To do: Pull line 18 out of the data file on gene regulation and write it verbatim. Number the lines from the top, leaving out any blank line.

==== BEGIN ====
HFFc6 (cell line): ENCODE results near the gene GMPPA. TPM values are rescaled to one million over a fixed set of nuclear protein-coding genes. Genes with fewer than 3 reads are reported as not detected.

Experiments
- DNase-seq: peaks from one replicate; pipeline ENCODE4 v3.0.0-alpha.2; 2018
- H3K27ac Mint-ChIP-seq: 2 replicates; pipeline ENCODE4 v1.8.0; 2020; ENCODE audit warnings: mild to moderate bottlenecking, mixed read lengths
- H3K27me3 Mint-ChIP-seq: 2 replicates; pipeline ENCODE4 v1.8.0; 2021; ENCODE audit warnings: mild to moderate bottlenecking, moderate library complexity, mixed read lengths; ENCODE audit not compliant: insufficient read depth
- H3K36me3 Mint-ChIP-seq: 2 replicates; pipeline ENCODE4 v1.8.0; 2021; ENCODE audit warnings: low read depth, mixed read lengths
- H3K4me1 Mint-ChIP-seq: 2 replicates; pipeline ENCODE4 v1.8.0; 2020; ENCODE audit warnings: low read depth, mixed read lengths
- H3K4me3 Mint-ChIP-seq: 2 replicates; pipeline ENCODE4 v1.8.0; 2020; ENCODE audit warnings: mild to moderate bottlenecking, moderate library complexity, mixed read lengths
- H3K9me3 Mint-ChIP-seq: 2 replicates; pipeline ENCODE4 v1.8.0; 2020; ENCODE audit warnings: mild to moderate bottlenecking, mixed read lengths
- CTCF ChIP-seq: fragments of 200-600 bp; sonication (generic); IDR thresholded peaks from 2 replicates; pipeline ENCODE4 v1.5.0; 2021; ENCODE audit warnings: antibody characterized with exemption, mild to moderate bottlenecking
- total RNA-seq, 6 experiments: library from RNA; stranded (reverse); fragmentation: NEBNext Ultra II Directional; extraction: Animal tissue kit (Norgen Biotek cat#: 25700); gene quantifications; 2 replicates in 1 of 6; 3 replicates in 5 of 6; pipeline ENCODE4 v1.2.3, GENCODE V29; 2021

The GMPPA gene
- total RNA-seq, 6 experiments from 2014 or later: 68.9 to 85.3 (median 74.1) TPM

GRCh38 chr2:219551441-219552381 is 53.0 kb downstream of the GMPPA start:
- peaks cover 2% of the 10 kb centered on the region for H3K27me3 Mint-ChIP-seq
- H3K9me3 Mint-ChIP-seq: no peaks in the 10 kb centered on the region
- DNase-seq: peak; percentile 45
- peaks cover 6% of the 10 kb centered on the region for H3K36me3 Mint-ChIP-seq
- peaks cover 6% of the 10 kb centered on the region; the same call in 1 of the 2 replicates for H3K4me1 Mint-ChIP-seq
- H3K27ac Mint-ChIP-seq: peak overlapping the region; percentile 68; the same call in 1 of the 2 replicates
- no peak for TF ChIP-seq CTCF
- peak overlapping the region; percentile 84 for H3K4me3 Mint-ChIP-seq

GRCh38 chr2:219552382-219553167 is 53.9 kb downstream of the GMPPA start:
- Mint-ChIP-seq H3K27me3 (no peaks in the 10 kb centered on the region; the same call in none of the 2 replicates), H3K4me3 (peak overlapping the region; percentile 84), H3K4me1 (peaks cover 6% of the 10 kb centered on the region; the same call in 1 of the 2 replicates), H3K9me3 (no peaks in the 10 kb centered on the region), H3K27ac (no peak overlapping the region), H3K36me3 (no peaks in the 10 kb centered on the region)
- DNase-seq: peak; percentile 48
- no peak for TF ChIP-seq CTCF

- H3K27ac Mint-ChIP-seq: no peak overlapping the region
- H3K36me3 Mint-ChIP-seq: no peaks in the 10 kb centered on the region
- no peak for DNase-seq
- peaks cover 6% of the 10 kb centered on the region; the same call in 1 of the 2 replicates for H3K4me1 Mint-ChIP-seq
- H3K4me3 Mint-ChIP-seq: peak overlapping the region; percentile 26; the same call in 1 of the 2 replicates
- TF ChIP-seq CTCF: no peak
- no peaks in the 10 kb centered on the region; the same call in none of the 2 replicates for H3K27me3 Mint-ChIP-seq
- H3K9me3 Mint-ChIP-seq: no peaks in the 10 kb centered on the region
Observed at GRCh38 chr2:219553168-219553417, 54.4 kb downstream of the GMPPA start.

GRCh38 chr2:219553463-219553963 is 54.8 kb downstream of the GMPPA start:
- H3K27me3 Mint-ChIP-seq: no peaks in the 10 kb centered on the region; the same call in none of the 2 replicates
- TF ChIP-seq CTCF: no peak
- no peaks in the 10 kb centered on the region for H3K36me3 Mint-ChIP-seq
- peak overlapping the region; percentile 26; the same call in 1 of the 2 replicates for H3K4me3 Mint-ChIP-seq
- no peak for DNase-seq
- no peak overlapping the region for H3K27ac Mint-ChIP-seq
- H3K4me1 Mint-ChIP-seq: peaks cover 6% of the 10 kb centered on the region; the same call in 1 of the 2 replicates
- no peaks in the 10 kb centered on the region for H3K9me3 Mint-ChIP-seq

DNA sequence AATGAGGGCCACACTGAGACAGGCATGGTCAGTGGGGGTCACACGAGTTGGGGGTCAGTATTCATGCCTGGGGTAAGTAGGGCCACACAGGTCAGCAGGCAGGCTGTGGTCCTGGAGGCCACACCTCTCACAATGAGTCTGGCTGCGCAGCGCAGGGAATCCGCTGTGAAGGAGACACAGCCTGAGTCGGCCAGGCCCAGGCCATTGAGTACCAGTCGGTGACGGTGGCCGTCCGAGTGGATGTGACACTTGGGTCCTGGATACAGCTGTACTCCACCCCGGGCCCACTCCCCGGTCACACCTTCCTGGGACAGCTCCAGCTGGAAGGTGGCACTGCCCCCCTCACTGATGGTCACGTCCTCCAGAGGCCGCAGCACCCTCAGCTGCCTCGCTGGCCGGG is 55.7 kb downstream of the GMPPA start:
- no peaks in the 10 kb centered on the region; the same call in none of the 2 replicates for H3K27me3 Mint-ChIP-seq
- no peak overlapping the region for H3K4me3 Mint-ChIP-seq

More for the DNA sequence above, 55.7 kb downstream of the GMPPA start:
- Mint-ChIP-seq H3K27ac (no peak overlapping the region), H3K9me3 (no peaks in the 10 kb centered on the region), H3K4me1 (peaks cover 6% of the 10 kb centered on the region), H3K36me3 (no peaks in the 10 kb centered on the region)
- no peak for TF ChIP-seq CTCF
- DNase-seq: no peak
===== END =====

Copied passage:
- peaks cover 6% of the 10 kb centered on the region for H3K36me3 Mint-ChIP-seq